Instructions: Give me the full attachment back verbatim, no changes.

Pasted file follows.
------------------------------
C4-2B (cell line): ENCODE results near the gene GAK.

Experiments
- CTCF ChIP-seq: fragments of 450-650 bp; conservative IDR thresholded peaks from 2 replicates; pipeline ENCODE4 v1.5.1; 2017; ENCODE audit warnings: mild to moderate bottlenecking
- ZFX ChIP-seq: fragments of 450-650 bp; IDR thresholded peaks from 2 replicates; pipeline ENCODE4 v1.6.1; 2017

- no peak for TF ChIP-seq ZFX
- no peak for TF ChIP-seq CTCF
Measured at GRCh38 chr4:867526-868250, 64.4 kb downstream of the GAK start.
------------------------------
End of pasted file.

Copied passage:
C4-2B (cell line): ENCODE results near the gene GAK.

Experiments
- CTCF ChIP-seq: fragments of 450-650 bp; conservative IDR thresholded peaks from 2 replicates; pipeline ENCODE4 v1.5.1; 2017; ENCODE audit warnings: mild to moderate bottlenecking
- ZFX ChIP-seq: fragments of 450-650 bp; IDR thresholded peaks from 2 replicates; pipeline ENCODE4 v1.6.1; 2017

- no peak for TF ChIP-seq ZFX
- no peak for TF ChIP-seq CTCF
Measured at GRCh38 chr4:867526-868250, 64.4 kb downstream of the GAK start.